Editorial: Gigantic , A Not So Gigantic Preview
Developed by Motiga, and now published by Perfect world, Gigantic is an action MOBA based around a colorful cast of unique “heroes”, each with their own abilities and talents.
Now whilst this may sound extremely familiar, due to the absolute glut of similar games being released this year (Battleborn, Overwatch, and many others) to this genre, which can obviously lead to some large comparisons and similarities, some being obvious considering the confines of the category.
What Gigantic does bring to the table however, is an interesting way to dominate the battlefield using a guardian. For those who may not have heard of Gigantic before, the guardian is simultaneously the object of your enemy’s hatred, functioning similarly to a core or nexus from other Mobas, except it becomes empowered over time due to the player’s actions, allowing it to rampage across the map, hopefully killing the opponents guardian before the same happens to your creature.
While this does allow some interesting elements, due to each guardian having its own methods of offense and defense utilizing spikes, tornados, fang and talons galore, this random AI element does have the potential to create an unfair situation for ether side, depending on the actions of the guardian. And with only so many maps and terrains, the potential for different plays for the guardians to follow can become predictable, diminishing not only the random element, but the potential for large scale(or feathered) creature battles, which is initially what drew me in. There is also bare minimum of “creeps” or minions, leading to much more focus on hero to hero combat. similar to other Mobas the game utilizes upgrade-able abilities, utilizing secondary traits to branch and level up, similar to the rune pages of League of legends, or Battleborn’s Helix system.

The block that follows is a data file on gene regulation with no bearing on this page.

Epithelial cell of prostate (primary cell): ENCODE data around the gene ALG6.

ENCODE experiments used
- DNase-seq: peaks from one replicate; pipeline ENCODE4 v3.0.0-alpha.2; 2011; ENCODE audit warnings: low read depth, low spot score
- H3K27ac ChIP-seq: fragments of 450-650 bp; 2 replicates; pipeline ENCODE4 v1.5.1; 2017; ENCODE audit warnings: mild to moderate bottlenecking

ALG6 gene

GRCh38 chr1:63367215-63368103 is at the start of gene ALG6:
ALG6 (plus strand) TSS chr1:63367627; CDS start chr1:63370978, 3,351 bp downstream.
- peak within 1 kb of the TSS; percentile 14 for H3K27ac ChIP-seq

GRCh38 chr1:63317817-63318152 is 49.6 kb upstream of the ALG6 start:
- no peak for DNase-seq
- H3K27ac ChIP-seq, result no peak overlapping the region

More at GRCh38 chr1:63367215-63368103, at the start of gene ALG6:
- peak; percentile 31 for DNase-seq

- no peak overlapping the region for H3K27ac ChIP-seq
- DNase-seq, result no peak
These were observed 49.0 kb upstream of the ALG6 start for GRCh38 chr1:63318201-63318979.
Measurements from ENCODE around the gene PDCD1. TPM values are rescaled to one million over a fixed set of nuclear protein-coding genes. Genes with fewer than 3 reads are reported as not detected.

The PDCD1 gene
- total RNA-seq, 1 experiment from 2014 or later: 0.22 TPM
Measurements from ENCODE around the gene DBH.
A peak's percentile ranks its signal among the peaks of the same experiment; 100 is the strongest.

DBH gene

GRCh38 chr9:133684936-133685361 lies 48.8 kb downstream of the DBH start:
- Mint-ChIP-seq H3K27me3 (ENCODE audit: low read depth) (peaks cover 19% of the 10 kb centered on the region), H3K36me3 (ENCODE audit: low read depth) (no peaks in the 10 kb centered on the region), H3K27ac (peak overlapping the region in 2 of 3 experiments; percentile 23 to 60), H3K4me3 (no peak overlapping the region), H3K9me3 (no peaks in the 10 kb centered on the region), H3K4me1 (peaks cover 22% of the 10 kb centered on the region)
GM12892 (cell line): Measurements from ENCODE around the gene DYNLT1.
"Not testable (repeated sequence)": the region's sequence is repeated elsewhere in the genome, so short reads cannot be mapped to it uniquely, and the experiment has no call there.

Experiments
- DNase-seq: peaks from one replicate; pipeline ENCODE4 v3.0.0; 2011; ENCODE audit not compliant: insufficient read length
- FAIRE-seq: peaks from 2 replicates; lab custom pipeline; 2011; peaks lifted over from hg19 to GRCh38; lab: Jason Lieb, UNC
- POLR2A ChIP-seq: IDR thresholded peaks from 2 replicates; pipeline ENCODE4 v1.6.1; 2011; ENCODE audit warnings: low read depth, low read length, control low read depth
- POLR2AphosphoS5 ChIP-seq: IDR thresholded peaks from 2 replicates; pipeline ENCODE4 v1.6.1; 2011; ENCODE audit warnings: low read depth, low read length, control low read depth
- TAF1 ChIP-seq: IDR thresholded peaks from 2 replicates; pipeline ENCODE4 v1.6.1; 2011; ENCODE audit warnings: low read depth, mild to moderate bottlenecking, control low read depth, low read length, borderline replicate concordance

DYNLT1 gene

In terms of art, the game is stunning, providing beautiful cell shaded backdrops to wage combat upon, with each character possessing an easily recognizable silhouette to identify mid battle, each one being distinctly different in proportions, from a tall tentacled witch, to a stout old lady, even including a rotund robot ready to rain ranged retribution from a distance. The variety provides a wide range of play-styles, to accommodate different approaches to the battle.
Over all, Gigantic has a promising future in terms of providing a stable MOBA environment, but my main concern is that it lacks any type of depth to reward time investment at this point, which is critical to retaining a constant player-base. Understandably things like skins will require time, due to the graphical fidelity, but at least pallet swaps would enable some form of customization, which other MOBAs already provide. Definitely a game to keep watch for, if only to see if it gains a foothold in a swollen marketplace.
Expect the game out on Xbox One and Microsoft Windows some time this year.
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